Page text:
Can secured creditors holding mortgages claim three months interest post-default?
The Applicants held first mortgage security over six properties of the Respondents, securing a number of loans that had not been repaid when they became due. The Applicants did not elect to commence any private enforcement proceedings such as power of sale proceedings or the appointment of a private receiver. They brought an application seeking the appointment of a receiver pursuant to s. 243(1) of the Bankruptcy and Insolvency Act and s. 101 of the Courts of Justice Act, which was successful. Rosen Goldenberg Inc. was appointed as receiver (the “Receiver”). They also sought an order for the payment of three months interest over and above the ordinary contract interest accrued pursuant to s. 17 of the Mortgages Act. The holders of subsequent mortgages opposed this application.
On June 1, 2018, the Court approved the sale of four of the properties over which the Applicants held first mortgage security, and the sales were completed soon afterwards. On June 22, 2018, the Court approved a distribution of funds to the Applicants from the proceeds of the sale that were in the hands of the Receiver. The amount approved was sufficient to repay all amounts due under the subject mortgages, subject to holding back an amount in respect of the disputed claim of the Applicants to receive an additional three months interest.
The sole issue to be decided was whether the Applicants were entitled to three months interest over and above the contract interest accrued pursuant to s. 17. The Court held that there is no general right granted to secured creditors holding mortgages to claim three months interest post-default.
It noted that s. 17 was designed primarily as a protection for mortgagors seeking relief from a forfeiture by reducing what had historically been an equitable rule requiring a mortgagor to pay six months interest to only three months interest. The history and context of this legislative reform suggests a very limited legislative intent that does not extend to either privately-appointed or court-appointed receivers. The principle underlying the original rule of equity and the milder statutory rule that reformed it was meant to provide an affected secured creditor with time to find a new mortgage to invest in. A distribution of proceeds by a receiver to entitled parties arising from a court-ordered sale of land does not involve any party seeking relief from anything. It falls outside of the range of circumstances contemplated by s. 17.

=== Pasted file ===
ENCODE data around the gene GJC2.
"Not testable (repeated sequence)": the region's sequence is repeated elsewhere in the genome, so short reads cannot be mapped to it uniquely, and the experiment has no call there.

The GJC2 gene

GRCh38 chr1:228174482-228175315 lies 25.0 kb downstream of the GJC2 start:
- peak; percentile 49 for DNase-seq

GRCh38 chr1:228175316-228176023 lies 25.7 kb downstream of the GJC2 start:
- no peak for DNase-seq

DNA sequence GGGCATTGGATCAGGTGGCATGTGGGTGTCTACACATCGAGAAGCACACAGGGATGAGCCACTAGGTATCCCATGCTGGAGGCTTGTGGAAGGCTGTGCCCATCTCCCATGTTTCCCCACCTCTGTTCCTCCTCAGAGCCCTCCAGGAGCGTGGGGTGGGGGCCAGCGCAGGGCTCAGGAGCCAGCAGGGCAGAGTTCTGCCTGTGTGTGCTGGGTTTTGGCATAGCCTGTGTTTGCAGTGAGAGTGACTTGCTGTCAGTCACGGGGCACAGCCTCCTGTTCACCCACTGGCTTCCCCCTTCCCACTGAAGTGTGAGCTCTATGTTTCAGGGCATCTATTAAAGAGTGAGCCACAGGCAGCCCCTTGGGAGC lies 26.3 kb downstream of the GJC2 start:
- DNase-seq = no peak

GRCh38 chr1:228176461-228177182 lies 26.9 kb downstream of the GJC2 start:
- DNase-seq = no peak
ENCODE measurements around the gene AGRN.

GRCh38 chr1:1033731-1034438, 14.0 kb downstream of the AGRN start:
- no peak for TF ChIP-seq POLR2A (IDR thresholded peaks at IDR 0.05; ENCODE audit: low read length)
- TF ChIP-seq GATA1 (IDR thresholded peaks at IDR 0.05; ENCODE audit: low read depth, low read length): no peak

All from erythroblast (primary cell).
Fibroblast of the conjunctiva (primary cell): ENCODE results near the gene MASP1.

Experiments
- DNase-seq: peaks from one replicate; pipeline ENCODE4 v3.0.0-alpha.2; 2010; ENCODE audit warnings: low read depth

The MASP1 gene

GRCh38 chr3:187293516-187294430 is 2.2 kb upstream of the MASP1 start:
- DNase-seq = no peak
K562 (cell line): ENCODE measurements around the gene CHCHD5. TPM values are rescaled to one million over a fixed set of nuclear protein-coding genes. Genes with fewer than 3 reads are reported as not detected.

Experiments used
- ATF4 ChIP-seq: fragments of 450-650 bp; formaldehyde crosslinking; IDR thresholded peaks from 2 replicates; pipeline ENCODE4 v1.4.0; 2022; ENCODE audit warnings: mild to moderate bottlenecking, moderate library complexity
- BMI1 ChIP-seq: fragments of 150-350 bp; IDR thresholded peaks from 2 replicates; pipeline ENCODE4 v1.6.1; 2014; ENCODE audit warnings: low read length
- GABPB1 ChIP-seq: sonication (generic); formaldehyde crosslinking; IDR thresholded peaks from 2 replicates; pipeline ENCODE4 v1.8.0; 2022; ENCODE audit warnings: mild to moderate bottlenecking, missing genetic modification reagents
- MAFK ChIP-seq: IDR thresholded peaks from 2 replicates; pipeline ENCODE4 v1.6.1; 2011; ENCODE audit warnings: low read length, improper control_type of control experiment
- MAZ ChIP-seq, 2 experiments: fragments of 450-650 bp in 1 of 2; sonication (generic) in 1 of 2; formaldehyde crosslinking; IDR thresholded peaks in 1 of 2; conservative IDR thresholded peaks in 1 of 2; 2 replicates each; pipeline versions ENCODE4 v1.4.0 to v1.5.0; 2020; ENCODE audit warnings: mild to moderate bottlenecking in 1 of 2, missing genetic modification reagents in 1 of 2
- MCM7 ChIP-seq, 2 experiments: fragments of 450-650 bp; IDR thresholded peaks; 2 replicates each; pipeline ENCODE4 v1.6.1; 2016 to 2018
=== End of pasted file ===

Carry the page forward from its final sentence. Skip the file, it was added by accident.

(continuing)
Moreover, s. 17 confers a right upon a defined, limited set of persons being the “mortgagor or person entitled to make such payment”. The right conferred is the right “at any time, upon payment of three months interest on the principal money so in arrear, to pay the same”. The secured creditor selling the land or his or her appointed agent is not a “mortgagor or person entitled to make such payment”. A receiver—whether creditor-appointed or court-appointed—is not a person “entitled” to pay such arrears either. The court-appointed Receiver is not the agent of the appointing creditor, nor of any subsequent mortgagee. The Receiver had no beneficial interest in the sale proceeds or in the land being sold. The proceeds were held by the Receiver pending further order and were then distributed by court order. In directing the Receiver to pay over proceeds of a sale, the Court made a determination of the secured creditor’s entitlement to receive the funds, not a determination of the Receiver’s entitlement to pay.
There are advantages to court-appointed receiverships when contrasted with private receiverships in terms of the benefits of court supervision generally and in terms of the window given to a broader group of stakeholders upon a process that may vitally impact their interests. The Court noted that it would be regrettable if courts should be dissuaded from allowing receivership applications for fear that an undue benefit might be conferred thereby on a single class of creditor to the detriment of others. No such advantage exists under s. 17 of the Mortgages Act.
The application was denied and costs were ordered accordingly.
Counsel: Lisa Corne of Dickinson Wright LLP for the Applicants, Eric Golden of Blaney McMurtry LLP for the Receiver Rosen Goldenberg Inc. and Caitlin Fell of Brauti Thorning Zibarras LLP for the moving parties Canada Investment Corporation, Canada Capital Corporation Inc., 2399029 Ontario Inc., 2457674 Ontario Inc. and Terry Wilson